Trials & Litigation

Retired Florida judge died after eating tainted Jif peanut butter, suit claims

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Updated: A retired Florida judge died in July 2022 after eating peanut butter that was contaminated with salmonella, according to allegations in a lawsuit seeking damages from the maker of Jif and the grocery store that sold it.

The wrongful-death suit was filed March 17 by the family of the late Judge Robert A. Foster Jr. of Tampa, Florida, in Hillsborough County, Florida. The suit defendants are the maker of the peanut butter, the J.M. Smucker Co., and Publix Super Markets Inc.

Jif peanut butter had been recalled. The suit says Smucker sold “unreasonably dangerous” peanut butter, and Publix Super Markets breached a duty “to adequately notify and warn consumers” about the tainted peanut butter.

Foster died at age 75, according to an online obituary.

The suit seeks damages under theories of strict liability, negligence, breach of the implied warranty of merchantability, and loss of consortium.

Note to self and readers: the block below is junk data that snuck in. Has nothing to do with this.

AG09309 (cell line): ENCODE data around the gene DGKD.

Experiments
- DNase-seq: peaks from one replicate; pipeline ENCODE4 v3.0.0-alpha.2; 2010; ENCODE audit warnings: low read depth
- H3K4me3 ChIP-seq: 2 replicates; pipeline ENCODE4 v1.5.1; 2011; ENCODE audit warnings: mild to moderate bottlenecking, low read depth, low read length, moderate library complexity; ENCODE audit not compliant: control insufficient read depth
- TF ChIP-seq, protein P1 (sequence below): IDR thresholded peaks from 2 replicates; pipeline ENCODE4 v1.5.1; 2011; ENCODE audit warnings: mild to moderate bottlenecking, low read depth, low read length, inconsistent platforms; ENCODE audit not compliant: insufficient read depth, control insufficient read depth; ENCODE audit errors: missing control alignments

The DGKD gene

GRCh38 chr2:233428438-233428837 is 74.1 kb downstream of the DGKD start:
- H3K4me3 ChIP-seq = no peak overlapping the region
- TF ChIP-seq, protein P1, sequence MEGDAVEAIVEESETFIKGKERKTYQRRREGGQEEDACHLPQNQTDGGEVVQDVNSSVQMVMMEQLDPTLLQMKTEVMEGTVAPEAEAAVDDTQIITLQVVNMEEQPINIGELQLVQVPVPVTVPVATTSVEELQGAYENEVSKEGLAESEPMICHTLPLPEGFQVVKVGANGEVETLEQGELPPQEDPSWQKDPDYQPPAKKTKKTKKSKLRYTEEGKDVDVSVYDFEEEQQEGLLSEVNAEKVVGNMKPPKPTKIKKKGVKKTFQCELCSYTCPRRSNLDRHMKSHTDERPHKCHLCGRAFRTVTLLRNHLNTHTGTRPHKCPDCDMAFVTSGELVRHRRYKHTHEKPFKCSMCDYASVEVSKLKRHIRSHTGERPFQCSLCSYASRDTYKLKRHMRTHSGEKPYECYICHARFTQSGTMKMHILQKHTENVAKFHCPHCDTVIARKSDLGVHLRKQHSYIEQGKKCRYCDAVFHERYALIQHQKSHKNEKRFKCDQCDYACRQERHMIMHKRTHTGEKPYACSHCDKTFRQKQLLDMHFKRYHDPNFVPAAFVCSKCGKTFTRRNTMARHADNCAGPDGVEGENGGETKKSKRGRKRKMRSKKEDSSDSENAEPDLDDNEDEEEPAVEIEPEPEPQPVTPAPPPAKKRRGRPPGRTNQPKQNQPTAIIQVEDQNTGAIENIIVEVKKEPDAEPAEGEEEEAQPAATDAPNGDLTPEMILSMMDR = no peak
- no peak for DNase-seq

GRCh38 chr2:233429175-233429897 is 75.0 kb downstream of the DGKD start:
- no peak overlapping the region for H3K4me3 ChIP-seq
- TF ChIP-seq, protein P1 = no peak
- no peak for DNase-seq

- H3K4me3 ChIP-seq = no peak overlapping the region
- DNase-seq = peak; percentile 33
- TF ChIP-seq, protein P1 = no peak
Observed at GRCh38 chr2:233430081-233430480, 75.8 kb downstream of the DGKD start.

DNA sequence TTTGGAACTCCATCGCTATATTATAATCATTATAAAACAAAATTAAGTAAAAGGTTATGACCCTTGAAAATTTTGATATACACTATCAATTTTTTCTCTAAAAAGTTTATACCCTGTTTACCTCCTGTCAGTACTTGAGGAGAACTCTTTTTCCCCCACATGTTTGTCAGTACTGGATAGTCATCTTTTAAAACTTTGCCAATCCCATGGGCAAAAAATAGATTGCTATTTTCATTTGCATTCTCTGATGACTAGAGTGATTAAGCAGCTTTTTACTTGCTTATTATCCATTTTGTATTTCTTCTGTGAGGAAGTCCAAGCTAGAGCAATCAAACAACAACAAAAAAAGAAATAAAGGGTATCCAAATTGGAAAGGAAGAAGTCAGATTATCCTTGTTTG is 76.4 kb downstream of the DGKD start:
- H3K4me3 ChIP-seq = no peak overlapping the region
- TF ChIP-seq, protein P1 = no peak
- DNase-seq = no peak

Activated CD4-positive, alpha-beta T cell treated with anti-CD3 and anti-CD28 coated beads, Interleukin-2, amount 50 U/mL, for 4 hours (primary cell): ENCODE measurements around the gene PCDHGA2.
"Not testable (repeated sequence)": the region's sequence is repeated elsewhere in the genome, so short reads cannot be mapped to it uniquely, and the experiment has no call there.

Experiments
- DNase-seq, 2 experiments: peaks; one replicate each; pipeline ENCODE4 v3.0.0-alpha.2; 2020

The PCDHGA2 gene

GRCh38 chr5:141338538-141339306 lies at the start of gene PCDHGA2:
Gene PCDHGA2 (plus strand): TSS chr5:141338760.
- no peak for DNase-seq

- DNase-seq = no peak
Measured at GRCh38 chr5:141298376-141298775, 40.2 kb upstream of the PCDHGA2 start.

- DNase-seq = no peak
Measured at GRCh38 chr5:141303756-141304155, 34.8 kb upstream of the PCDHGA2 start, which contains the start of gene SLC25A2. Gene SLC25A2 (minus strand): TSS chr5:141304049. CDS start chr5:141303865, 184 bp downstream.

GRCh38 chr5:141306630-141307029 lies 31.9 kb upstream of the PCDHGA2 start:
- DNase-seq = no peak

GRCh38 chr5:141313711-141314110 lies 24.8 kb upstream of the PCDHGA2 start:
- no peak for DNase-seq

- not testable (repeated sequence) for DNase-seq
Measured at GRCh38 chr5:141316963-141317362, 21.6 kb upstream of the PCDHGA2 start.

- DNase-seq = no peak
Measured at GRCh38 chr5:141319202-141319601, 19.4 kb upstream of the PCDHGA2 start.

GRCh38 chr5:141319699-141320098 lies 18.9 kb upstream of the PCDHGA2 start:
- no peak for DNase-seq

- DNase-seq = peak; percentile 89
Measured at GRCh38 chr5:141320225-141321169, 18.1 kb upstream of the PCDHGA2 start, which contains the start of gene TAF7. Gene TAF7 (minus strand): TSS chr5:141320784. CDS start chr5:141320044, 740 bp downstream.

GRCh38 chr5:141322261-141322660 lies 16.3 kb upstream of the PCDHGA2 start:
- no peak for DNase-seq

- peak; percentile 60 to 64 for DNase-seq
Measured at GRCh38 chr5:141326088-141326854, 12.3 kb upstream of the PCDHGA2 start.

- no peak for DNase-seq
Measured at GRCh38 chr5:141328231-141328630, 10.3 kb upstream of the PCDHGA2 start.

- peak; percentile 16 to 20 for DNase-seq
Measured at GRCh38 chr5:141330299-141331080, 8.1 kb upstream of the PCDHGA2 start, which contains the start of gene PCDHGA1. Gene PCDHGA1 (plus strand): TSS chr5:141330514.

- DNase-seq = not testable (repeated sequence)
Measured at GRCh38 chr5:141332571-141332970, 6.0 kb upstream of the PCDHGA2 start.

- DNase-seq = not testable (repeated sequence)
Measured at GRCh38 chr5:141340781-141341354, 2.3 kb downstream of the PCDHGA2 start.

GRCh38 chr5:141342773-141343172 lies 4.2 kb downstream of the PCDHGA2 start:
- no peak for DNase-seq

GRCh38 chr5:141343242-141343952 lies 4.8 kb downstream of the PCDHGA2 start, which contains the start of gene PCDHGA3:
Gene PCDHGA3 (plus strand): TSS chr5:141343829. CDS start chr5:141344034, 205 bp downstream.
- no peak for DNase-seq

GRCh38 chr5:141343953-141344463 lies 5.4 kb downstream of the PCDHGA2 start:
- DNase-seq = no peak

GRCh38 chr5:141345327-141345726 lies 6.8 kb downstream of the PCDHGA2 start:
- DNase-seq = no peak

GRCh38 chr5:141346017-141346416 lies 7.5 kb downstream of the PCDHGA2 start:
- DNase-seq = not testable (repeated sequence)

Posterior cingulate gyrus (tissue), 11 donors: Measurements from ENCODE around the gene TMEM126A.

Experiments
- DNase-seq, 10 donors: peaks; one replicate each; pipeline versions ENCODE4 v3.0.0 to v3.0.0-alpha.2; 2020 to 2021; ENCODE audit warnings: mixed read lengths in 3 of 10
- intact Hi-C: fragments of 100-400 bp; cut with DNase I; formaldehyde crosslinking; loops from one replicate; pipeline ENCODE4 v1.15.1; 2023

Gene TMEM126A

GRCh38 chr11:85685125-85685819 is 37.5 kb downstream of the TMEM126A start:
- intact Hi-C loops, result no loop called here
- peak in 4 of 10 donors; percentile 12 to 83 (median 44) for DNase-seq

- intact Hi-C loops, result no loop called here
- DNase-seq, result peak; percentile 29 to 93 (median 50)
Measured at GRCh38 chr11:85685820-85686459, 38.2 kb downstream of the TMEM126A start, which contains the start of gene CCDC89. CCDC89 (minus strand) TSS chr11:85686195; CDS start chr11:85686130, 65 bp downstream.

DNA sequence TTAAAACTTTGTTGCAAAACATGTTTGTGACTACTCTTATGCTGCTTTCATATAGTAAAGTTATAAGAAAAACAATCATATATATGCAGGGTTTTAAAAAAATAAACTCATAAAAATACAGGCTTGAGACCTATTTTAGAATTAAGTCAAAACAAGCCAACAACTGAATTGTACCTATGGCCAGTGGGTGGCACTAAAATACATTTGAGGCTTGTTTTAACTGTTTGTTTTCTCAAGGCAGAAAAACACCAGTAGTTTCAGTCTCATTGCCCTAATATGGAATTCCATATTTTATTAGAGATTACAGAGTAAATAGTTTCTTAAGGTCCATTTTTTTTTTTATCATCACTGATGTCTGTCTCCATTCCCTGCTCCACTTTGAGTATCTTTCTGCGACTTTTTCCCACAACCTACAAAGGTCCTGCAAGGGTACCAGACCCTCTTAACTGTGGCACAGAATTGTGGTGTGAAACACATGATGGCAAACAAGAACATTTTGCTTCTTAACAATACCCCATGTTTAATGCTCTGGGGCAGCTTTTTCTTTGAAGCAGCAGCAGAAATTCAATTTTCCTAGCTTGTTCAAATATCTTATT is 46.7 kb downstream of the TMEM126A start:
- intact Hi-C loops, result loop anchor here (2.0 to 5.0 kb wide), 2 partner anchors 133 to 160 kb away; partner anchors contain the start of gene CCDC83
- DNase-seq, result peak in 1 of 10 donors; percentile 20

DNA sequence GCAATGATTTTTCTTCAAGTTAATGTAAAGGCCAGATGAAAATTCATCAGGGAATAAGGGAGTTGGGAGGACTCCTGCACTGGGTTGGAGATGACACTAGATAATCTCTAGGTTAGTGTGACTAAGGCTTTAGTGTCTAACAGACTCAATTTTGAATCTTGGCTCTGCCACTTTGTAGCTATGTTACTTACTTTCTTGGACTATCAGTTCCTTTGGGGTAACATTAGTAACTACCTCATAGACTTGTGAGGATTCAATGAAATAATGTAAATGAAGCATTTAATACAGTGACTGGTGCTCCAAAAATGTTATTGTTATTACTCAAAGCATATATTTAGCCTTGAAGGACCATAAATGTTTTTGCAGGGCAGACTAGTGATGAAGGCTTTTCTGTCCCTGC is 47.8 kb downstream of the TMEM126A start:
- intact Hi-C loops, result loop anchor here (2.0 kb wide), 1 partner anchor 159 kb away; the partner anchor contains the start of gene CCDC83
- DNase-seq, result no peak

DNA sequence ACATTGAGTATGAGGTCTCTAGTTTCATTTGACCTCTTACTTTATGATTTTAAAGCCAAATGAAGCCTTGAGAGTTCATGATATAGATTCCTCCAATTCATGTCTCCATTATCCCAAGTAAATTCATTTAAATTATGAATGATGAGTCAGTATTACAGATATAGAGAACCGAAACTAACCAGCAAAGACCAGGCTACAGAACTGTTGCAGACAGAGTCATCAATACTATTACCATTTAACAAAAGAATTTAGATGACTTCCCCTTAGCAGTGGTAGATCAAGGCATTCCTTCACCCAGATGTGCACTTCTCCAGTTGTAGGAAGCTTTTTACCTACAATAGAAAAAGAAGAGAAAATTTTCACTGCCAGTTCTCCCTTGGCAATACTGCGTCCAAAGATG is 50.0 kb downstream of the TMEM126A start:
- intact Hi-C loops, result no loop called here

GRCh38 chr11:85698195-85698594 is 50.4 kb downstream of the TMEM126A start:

Foster’s family is represented by Steven E. Nauman of Morgan & Morgan.

Media representatives for Publix Super Markets and the J.M. Smucker Co. did not immediately reply to the ABA Journal’s request for comment.

Nauman and John Morgan of Morgan & Morgan issued this statement: “It’s scary to think that something as innocuous as putting a jar of peanut butter in your cart at Publix could lead directly to someone’s tragic death, but that’s exactly what we’re alleging happened in this case. We’ve been lawyers in Florida for years, and our legal community lost a titan in Judge Foster. Simply issuing a recall, like Smucker did with this peanut butter, does not absolve food companies of their responsibility to provide safe products. We will work to hold the companies responsible for Judge Foster’s death accountable to the fullest extent of the law to ensure this never happens again.”

Legal Newsline had coverage of the suit.

The publication reports that the J.M. Smucker Co. recalled Jif peanut butter last year after an outbreak of salmonella that was linked to a plant in Lexington, Kentucky. The J.M. Smucker Co. is fighting claims over the tainted peanut butter in a federal class action suit in Ohio.

Updated March 31 at 2:50 p.m. to add the statement from Morgan & Morgan.

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